Longtime Wheel of Fortune host Pat Sajak will soon be Chairman of the Board of Trustees at Hillsdale, a conservative private college of 1,400 students in southern Michigan.

Sajak has served on the board for a dozen years, and the new post won’t interfere with his television work.

The school, which takes no federal funds, benefits financially from public ties to Trumpism: It advertises on Fox News and in Trump supporters’ inboxes.

Its alumni fill prominent roles in the administration, from speechwriters to the chief of staff for Betsy DeVos.

Former White House national security spokesman Michael Anton accepted a position at Hillsdale upon his recent exit from the West Wing.

Hillsdale describes itself as “nonsectarian Christian” and rents email lists from the Trump campaign through a third party firm.

It is no coincidence that Justice Clarence Thomas, an advocate of strict “originalist” interpretation of the Constitution, delivered the commencement address last spring, likening Hillsdale to a “shining city on a hill” for its devotion to “liberty as an antecedent of government, not a benefit from government.”

Sajak said he would like to see Hillsdale’s national reach continue to expand.

“Our funding comes from people who have never stepped foot on campus,” he told the school newspaper. “And that’s the challenge: the outreach.”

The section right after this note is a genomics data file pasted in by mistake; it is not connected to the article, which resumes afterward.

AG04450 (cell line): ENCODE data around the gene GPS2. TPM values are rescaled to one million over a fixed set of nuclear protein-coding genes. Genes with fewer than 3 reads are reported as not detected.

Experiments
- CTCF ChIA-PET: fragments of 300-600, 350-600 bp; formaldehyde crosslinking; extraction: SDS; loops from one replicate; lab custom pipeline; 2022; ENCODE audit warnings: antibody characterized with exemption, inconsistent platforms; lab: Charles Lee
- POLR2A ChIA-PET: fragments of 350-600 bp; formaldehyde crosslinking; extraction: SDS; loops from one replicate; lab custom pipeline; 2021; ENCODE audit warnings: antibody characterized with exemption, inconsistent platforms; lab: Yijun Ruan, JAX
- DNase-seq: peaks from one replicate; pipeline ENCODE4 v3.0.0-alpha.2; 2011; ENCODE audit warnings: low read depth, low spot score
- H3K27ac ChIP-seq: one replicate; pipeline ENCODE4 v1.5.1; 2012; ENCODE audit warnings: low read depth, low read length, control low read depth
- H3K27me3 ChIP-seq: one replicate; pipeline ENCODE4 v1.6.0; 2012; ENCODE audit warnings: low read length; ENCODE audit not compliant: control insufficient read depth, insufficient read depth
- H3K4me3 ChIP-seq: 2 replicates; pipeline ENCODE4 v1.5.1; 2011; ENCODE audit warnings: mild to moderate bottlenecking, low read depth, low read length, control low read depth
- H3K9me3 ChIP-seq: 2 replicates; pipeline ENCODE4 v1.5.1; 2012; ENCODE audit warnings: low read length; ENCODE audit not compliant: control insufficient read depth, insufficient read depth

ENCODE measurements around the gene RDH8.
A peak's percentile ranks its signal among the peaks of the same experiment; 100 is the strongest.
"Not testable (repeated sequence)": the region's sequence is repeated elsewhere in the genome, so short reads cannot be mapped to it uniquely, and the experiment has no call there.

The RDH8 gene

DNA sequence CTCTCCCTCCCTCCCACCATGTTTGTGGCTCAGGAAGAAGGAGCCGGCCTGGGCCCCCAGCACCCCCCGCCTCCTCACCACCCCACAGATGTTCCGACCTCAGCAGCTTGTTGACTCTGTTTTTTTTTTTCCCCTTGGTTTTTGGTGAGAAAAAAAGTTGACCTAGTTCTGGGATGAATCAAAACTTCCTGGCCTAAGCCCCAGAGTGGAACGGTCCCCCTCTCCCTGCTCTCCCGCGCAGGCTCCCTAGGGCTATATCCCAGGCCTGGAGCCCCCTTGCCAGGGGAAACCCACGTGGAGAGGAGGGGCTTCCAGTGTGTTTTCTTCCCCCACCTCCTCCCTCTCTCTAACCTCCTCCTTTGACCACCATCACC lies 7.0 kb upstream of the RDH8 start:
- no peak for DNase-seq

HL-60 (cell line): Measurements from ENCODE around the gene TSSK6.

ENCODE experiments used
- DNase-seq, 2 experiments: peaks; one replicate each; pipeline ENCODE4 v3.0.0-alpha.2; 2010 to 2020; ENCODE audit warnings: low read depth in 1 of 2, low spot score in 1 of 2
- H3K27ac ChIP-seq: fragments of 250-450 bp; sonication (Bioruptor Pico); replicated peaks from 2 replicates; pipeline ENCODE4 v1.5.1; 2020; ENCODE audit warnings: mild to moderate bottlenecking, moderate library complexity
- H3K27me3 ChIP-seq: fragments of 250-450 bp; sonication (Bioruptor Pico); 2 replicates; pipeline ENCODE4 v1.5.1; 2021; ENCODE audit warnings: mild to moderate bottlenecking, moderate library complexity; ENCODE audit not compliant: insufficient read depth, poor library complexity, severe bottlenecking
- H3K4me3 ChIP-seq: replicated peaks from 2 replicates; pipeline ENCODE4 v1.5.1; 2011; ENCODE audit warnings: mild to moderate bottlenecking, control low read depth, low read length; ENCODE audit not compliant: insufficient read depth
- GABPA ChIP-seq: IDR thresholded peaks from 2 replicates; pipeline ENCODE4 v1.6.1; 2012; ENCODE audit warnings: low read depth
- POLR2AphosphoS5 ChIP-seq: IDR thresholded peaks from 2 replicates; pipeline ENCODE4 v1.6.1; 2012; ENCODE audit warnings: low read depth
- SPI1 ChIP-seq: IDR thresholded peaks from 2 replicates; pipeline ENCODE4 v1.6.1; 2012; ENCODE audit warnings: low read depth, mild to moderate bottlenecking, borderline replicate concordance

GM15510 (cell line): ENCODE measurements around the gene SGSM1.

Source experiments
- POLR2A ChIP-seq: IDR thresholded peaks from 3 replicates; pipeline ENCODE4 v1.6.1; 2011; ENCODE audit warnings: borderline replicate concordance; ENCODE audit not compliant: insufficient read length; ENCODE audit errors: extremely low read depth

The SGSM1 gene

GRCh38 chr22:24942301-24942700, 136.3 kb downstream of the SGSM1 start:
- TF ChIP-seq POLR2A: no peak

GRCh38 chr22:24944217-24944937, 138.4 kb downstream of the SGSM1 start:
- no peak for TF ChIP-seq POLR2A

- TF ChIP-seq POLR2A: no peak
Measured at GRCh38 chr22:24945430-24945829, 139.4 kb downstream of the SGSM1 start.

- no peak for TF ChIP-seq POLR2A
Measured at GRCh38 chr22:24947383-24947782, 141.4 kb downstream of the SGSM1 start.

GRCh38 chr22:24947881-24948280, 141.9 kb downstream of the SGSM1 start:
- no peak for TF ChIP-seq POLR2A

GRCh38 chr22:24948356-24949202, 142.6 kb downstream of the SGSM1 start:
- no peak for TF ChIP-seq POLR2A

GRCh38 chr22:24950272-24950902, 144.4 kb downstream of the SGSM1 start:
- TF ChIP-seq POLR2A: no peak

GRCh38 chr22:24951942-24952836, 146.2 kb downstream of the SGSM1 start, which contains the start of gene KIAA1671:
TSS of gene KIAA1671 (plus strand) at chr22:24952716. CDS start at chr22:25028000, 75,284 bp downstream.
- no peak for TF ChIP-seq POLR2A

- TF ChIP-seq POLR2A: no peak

The most popular of Hillsdale’s free online courses, Constitution 101 — 10 weeks of lectures by faculty members, with recommended readings — has been taken by more than 800,000, according to the college, and has offered intellectual ballast to Tea Party activists.

“By educating millions of Americans on our founding principles of liberty,” the college writes of its goals, “America can begin to turn around and restore lost liberty.”

Students on campus like to form clubs, on everything from politics to cigar smoking to highland dancing.

One that does not exist at Hillsdale College is an L.G.B.T.Q. organization.

Openly gay or lesbian students are a rarity, and The Princeton Review consistently ranks Hillsdale among the 20 least L.G.B.T.Q.-friendly campuses.

A public furor erupted in 2015 when the chaplain sent out a campuswide email calling for prayer against the “evil” and “ugly” possibility that the Supreme Court would legalize same-sex marriage.

College leaders admonished him for his tenor, though not the message: “The tone and language of the email did not properly represent our commitment to thoughtful inquiry and civil discussion,” the provost, David M. Whalen, said in a statement.

In Washington, Hillsdale plays an active role in an ecosystem of conservative thought and policy.

It joined with the Heritage Foundation to run a fellowship program for congressional staff members.

Its D.C. outpost, the Allan P. Kirby Jr. Center for Constitutional Studies and Citizenship, runs a lecture series and serves as a base for Hillsdale undergraduates who are interning at conservative think tanks or publications.

Aiming to nurture its vision of classical education, the college has also helped establish K-12 charter schools across the country.

Sajak has donated thousands of dollars to Republican candidates through the years, according to public financial records.

In 2014 he tweeted: “I now believe global warming alarmists are unpatriotic racists knowingly misleading for their own ends. Good night.”

He later said he was joking, although he has regularly attacked liberal causes and candidates.

 

Attribution:Hillsdale Collegian
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